The Jury Is Still Out: The Role of Jury Science in the Modern American Courtroom
Barber, Jeremy W., American Criminal Law Review
I. INTRODUCTION 1226 II. THREE HISTORICAL RATIONALES FOR JURY TRIALS 1227 A. The Sixth Amendment Impartial Jury Mandate 1227 B. A Jury of One's Peers 1228 C. Juries as a Bulwark of Democracy 1229 III. JURY SCIENCE 1230 A. The Origin and Evolution of Jury Science 1232 B. What is Jury Science? 1234 1. Ranking Scales 1235 2. Community Attitudinal Surveys 1235 3. Juror Investigations 1236 4. In-Court Assessment of Juror Non-Verbal Communication. 1236 5. Group Dynamics Analysis 1237 6. Focus Groups 1237 7. Mock Trial 1237 8. Shadow Juries 1238 C. Negative and Positive Aspects of Jury Science 1239 1. Concerns Raised by Jury Science 1239 2. Benefits of Jury Science 1243 D. Managing a Jury System That Relies on Jury Science 1245 1. Equal Access to Data 1245 2. State Funding for Indigent Defendants 1245 3. Prohibit the Use of Jury Science 1246 4. Judge-Conducted Voir Dire or Abolition of Peremptory Challenges 1246 5. Attack Structural Biases in Jury Selection 1247 6. Disclosure of Use of Jury Science 1247 7. Maintain the Status Quo 1247 IV. JURY SCIENCE AND THE FAIRNESS OF THE JURY SYSTEM 1248 A. An Analytic Framework 1248 B. Reconciling Jury Science with the Rationales for Jury Trials 1249 1. The Sixth Amendment's Impartial Jury Mandate 1249 2. A Jury of One's Peers 1249 C. Resolving the Impartiality/Peer Tension 1250 D. Juries as a Bulwark of Democracy 1250 V. CONCLUSION 1251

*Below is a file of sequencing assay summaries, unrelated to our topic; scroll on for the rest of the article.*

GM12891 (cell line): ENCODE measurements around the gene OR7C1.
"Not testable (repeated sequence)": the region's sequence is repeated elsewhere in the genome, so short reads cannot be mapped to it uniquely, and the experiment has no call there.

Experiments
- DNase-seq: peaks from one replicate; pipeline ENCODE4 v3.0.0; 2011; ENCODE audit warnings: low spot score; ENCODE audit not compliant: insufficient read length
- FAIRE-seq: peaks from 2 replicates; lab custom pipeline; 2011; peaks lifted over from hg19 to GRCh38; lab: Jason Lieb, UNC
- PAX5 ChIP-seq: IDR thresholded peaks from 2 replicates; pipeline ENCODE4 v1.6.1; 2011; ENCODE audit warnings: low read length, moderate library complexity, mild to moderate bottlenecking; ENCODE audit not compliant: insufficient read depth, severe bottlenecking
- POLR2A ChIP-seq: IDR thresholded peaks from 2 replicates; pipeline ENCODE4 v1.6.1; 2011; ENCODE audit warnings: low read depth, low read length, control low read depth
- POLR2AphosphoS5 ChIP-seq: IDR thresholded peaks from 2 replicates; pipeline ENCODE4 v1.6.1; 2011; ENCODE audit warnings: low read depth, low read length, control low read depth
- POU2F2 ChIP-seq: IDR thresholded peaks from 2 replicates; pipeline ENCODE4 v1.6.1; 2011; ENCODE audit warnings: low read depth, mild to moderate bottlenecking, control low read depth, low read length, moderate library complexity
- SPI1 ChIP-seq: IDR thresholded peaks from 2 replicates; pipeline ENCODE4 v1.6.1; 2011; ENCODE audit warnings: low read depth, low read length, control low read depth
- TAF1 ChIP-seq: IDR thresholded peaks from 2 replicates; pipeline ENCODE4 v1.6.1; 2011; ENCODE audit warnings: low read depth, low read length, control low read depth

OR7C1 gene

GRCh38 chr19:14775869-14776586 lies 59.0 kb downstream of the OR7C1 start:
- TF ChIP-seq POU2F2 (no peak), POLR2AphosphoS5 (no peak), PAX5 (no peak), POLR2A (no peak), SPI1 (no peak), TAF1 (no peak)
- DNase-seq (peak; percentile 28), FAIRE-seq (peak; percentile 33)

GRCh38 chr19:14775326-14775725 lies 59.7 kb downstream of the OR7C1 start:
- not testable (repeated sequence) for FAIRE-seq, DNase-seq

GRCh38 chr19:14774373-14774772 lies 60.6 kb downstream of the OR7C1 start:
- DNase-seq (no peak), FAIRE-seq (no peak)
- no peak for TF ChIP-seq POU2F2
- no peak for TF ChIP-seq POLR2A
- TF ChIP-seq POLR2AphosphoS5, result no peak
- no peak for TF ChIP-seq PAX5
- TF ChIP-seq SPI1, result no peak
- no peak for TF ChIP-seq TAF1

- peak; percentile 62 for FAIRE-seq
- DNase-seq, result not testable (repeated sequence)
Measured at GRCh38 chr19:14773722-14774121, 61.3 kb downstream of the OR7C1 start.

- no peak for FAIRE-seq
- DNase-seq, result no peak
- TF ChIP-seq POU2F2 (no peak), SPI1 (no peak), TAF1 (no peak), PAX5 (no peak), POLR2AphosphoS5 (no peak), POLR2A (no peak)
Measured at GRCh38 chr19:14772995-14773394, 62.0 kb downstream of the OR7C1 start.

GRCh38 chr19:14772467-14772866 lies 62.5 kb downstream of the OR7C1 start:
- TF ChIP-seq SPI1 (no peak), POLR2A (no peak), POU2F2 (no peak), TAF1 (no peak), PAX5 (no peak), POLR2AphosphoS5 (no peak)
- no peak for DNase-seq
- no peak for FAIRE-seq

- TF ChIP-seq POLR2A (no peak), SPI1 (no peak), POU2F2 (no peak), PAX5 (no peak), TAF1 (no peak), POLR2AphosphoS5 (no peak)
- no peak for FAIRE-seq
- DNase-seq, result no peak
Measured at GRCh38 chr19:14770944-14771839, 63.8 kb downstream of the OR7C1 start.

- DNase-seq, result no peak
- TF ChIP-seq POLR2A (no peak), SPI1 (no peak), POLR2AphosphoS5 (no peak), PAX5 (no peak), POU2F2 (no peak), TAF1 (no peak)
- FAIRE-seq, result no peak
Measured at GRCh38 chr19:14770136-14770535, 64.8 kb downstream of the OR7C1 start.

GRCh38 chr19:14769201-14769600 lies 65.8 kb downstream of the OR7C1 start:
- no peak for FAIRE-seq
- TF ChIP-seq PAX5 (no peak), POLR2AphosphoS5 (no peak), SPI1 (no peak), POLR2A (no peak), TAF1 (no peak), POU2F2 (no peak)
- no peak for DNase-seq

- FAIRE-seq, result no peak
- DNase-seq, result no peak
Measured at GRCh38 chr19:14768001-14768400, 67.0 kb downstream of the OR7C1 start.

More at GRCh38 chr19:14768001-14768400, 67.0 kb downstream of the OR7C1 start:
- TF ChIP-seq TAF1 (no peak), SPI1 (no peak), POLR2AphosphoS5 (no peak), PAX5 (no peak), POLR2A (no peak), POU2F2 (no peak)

"Never forget, almost every case has been won or lost when the jury is sworn."(1)
In the aftermath of the Rodney King and Reginald Denny trials and in the lengthening shadow of astronomical jury product liability awards, the American jury has come under increasing examination and assault. Despite all of this attention on the jury as an institution, there is little debate about jury science, a phenomenon that has ballooned over the past twenty years and threatens to undermine the basic values of our jury system. Many questions surround this science which, today, shapes many major trials. Where did it come from? What are its implications for the fundamental assumptions and models of American jury trials? And why has the science escaped public scrutiny?
This Note will first explore three distinct historical justifications for jury trials. Two of these rationales(2) appear to be irreconcilable.(3) This Note will analyze the tension between the ideals of an impartial jury and a jury of one's peers and discuss the effect of jury science on these values. The Note then will trace the evolution of jury science;(4) examine what this science accomplishes and where it is used; analyze the arguments for and against the use of jury science; and make limited recommendations about how best to manage a jury system which increasingly makes use of and relies on this science. …